Consolidating the Directv Acquisition
Case 7: News Corp. in 2005, Consolidating the DirecTV acquisition The case focuses on the acquisition and consolidation of DirecTV by media mogul Rupert Murdoch’s News Corp. After the acquisition, Murdoch’s content-and-distribution empire spanned four continents, with more than 26 million subscribers.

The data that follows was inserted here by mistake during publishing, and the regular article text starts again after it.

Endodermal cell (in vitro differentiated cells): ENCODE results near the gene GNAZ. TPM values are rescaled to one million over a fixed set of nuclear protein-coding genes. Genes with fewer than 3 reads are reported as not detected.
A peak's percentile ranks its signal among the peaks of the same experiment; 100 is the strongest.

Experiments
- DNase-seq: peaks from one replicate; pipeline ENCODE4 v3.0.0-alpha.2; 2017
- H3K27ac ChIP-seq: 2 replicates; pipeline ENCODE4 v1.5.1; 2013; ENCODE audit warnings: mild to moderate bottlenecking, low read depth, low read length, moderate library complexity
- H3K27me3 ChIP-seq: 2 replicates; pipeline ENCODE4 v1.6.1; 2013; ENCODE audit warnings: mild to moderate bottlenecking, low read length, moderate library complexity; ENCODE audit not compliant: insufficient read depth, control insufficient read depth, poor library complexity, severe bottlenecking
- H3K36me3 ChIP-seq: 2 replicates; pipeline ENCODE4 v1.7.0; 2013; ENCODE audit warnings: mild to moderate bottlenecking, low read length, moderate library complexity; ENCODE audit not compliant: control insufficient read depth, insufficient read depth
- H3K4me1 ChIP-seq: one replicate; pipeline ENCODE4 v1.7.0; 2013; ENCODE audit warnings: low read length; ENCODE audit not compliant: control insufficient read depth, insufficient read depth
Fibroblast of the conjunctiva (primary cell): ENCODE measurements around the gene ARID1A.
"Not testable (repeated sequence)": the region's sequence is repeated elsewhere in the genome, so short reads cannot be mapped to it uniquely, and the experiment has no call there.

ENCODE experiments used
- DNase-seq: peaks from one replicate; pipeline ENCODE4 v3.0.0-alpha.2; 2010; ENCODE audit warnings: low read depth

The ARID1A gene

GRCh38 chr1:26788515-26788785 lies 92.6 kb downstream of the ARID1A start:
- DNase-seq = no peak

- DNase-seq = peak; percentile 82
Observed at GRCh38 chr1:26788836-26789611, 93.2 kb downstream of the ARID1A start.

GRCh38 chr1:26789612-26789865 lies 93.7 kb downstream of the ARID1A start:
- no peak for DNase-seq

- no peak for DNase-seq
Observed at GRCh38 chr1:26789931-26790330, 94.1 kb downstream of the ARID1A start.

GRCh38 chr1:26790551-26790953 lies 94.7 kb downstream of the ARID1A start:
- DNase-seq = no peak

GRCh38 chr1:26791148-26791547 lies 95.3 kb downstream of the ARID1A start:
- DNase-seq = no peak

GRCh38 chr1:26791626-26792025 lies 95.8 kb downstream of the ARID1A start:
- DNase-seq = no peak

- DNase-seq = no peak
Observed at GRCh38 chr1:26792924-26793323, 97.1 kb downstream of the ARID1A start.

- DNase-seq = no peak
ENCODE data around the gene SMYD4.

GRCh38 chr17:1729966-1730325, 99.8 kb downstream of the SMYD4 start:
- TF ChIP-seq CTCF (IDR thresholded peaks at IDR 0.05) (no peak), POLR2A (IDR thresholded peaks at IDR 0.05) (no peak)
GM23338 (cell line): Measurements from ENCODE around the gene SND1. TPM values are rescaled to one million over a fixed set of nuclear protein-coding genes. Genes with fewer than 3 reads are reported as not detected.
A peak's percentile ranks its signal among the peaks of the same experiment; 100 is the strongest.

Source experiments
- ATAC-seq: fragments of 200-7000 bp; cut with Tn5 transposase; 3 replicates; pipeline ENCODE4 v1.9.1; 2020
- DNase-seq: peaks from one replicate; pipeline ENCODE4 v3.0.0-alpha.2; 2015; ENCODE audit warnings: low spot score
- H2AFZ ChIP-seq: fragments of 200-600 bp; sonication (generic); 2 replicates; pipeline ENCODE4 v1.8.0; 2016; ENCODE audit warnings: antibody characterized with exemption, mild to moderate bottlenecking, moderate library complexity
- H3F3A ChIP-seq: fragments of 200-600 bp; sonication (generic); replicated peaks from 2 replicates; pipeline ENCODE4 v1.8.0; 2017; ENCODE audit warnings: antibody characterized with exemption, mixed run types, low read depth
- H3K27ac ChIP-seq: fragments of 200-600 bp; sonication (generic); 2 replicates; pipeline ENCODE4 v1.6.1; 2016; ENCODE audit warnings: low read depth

Murdoch, News Corp. ’s chairman, had ambitions to build one of the most powerful media companies in the world. He aspired to have a balance between subscription and advertising revenue, the best mix of content and distribution and the widest geographic spread in the world.There are a various aspects of the general environment firstly; the political/legal aspect of the general environment was initially most significant in the purchase of DirecTV by News Corp. FTC concerns of potential market concentration issues if EchoStar purchased DirecTV forced the two to drop discussion, paving the way for News Corp. ’s purchase of DirecTV. Technology is probably the most important current aspect of the general environment.Secondly, Demographic segment Growing markets worldwide for various communication and entertainment media content. Thirdly, Socio-cultural segment largely due to rapid changes in technology, as well as increased overall globalization efforts, consumers are becoming increasingly sophisticated in the quality and type of communication and entertainment that they expect. Communication, news and entertainment provided by DirecTV and similar services have become viewed as nearly a necessity in a modern world.Fourthly, Economic segment while general economic conditions and level of economic development in a particular country or region may hinder some feasibility of these types of services, in general, they are needed and used by markets worldwide regardless of overall economic conditions. Fifthly, Political/legal segment The FTC, the government’s watchdog arm that oversees competition policy, is responsible for ensuring that consumers’ interests are protected. If an industry is getting increasingly concentrated, the FTC can use antitrust laws to prevent further consolidation of the industry or break up previous consolidation.The FCC, the government’s watchdog arm that oversees the communications industry, is responsible for overseeing companies that sell communications products and services. Finally, Technological/global segment The 1980s and 1990s saw a worldwide race to deliver television programs to global markets. Cable operators invested in laying cables and beamed programming content through these cables into subscribers’ homes. Satellite television had a much wider reach, because satellites orbiting the earth sent the programming content directly into the home without the need for a cable connection.By 2000, cable had an important advantage over satellite in that it offered high-speed, two-way access, including phone capability. Satellite was still mostly one-way. However, it would take cable companies years of multi-million dollar investments to upgrade to digital technology. DirecTV competes in a broadly defined media industry. Several sectors of this industry might include communications (e. g. telephone, internet, cable, satellite TV), news services, entertainment (e. g. , cable and network programming, movies, pay per view, gaming). There are various characteristics of the dominant industry.Market size is the most providers are regional or national competitors, depending on the facet of media in which they compete. Life cycle stage is growth. Growth rate is rapid. Scope of rivalry is fragmented in some respects, but rivalry is fierce among those that go head to head in specific sectors. Rivalry concentration is the media industry is dominated by large and powerful companies, but most of these are regional, national or multi-national players. Pace of industry change is the technology change is rapid in telecommunications and related fields, which drives significant rapid change in all aspects of media.Product/service differentiation is the consumers often have changing options for substitute products. Porter’s five forces model of competition to the industry. Generally media is a very attractive industry with substantial growth opportunities, both domestically and internationally. Extensive economies of scope and scale are becoming increasingly influential in this industry and its related sectors. Threat of entry: new technologies fuel the constant threat of new entrants into some facet of content and/or delivery in the media industry. Bargaining power of suppliers: Bargaining power of suppliers is not significant here.Content suppliers must deal with DirecTV due to its massive size and market share. Bargaining power of buyers: Customers’ bargaining power is very significant, as consumers increasingly have choices of how and when they take delivery of content. Threat of substitute products: many potential substitutes exist, along with many ways to access content. Rivalry amongst existing competitors: Rivalry is fierce, as News Corp. had substantial content that cable providers needed for product scope, permitting premium pricing. Cable and satellite are constantly battling for new or switching customers.Critical success factors DirecTV must continue to be aggressive in its acquisition and implementation of new technology. They must also be keenly aware of customer tastes and preferences for content and delivery options. There are two types of resources Tangible and intangible. News Corp. ’s tangible resources are its global satellite platform and its strength in both content and distribution, as well as an impressive set of fast-growing networks such as Fox News, Fox Sports, National Geographic and Speed Channel and satellite distribution in Europe, Asia and Australia. Before its acquisition of DirecTV, News Corp. as a global company, but had no direct broadcast satellite presence in the United States. DirecTV had three primary components at the time it was acquired by News Corp. , all of which appear useful for expanding News Corp’s scale and scope of offerings: it was the largest US provider of direct broadcast satellite, giving customers access to hundreds of channels of digital-quality video and audio programming; PanAmSat owned and operated 25 satellites that covered 98% of the world’s population; and broadband satellite networks and services were provided to both consumers and enterprises.Intangible resources an aggressive corporate culture used to dealing in the high-pressure, ever-changing media industry, which fuels significant interest in developing scope and scale of product content and delivery. There are unique internal resources and capabilities of DirecTV that played a prominent role in Murdoch’s decision to acquire DirecTV. DirecTV was the first entertainment service in the US to deliver all digital-quality multi-channels TV programming through an 18-inch satellite dish. In 2003 DirecTV had 12. million subscribers, 10. 7 million of which were DirecTV subscribers, and the remaining receiving DirecTV service from members and affiliates of the National Rural Telecommunications Cooperative. This unique capability potentially provided Murdoch with a vast American market and the ability to shake his programming from the seeming stranglehold of American cable companies. The rivalry like between News Corp. and its competitor(s) during the acquisition of DirecTV. In September 2000, Murdoch offered $22 billion for a 35% stake in DirecTV.In Feb 2001 Hughes stock declined, and Murdoch reduced his bid for a 30% stake. As News Corp. negotiated with Hughes Electronics for the sale of DirecTV, the progress was very slow. In 2001, EchoStar surprised many by making an unsolicited bid to buy Hughes for $30. 4 billion in stock and $1. 9 billion in assumed debt. EchoStar was in the US satellite pay-tv market and a combined DirecTV and EchoStar would control as much as 92% of that market. Murdoch used this knowledge to lobby intensely to block the merger on antitrust grounds, and DirecTV and EchoStar dropped their deal.In April 2003, News Corp. acquired GM’s 19. 9% stake in Hughes and a further 14. 1% from public stakeholders. The feature of the external environment does News Corp. use to fend off its rivals. Murdoch used a US government regulatory body, the FTC, to make sure that his rival EchoStar did not get a chance to buy DirecTV. He forced the issue to the FTC that combination of DirecTV and EchoStar would create a monster that would control 92% of the market. Once the sale to EchoStar was blocked, News Corp. went forward and made a successful bid for the purchase of DirecTV.The News Corp. integrates the newly acquired DirecTV into its global strategy. DirecTV was immediately re-structured. Labor disputes were settled and half the employees were retrenched. DirecTV became increasingly focused on core business, selling its 80% stake in the satellite launch business for $2. 5 billion, and its set-top-box manufacturing and XM Satellite Radio. The proceeds of these sales were used to pay about $1. 4 billion for rural satellite companies that had 1. 5 million subscribers, dramatically increasing market share.The factors inhibit News Corp’s strategy from delivering its full potential. In order to close the DirecTV deal, News Corp. had to make some concessions: (1) Since the FCC had already banned large cable operators from discriminating against rival programmers, DirecTV could not use its muscle power to its full advantage (2) News Corp. had to submit to arbitration if cable operators accused it of using its popular channels as bargaining tools. These restrictions were temporary, as they expired within six years.